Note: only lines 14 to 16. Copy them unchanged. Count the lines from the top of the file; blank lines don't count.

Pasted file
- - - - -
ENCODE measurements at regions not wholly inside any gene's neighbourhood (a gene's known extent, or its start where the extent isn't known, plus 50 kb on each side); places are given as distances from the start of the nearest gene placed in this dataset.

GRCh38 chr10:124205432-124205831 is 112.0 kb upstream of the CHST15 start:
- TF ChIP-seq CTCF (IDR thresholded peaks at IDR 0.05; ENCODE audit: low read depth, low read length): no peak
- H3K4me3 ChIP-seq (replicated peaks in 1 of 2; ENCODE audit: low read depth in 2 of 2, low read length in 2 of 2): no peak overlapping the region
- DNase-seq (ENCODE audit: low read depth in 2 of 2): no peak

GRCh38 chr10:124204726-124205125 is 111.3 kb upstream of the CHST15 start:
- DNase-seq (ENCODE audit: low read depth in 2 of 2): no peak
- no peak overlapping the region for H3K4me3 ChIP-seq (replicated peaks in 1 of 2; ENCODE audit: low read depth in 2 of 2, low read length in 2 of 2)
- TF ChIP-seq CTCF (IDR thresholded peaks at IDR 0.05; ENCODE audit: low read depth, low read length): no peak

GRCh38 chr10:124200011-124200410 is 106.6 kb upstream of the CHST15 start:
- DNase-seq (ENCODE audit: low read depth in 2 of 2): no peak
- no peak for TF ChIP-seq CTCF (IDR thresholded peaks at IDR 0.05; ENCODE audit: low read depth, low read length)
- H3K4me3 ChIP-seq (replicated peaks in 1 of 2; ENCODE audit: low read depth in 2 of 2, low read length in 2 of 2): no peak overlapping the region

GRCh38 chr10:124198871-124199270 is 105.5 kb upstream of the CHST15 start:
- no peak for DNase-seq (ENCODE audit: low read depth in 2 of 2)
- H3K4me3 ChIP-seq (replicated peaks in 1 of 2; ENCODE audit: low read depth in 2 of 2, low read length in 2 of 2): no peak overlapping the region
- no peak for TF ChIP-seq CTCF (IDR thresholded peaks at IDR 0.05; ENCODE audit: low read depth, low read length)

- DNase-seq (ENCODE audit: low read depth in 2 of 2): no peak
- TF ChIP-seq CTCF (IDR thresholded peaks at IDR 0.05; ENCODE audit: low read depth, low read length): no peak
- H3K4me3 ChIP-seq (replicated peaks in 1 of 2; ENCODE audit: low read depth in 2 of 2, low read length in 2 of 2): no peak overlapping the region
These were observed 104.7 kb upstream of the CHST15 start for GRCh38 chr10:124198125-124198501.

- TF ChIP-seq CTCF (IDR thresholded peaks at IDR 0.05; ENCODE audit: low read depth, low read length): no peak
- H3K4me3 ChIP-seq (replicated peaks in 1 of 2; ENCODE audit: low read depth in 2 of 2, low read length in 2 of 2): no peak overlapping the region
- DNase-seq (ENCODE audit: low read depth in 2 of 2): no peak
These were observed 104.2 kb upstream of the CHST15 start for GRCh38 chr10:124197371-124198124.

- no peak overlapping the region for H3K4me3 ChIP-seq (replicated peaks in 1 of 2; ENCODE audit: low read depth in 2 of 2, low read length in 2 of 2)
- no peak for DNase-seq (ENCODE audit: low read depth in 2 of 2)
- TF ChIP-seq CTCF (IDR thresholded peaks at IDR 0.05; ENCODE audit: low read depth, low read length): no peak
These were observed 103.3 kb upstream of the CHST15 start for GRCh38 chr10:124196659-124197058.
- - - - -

GRCh38 chr10:124198871-124199270 is 105.5 kb upstream of the CHST15 start:
- no peak for DNase-seq (ENCODE audit: low read depth in 2 of 2)
- H3K4me3 ChIP-seq (replicated peaks in 1 of 2; ENCODE audit: low read depth in 2 of 2, low read length in 2 of 2): no peak overlapping the region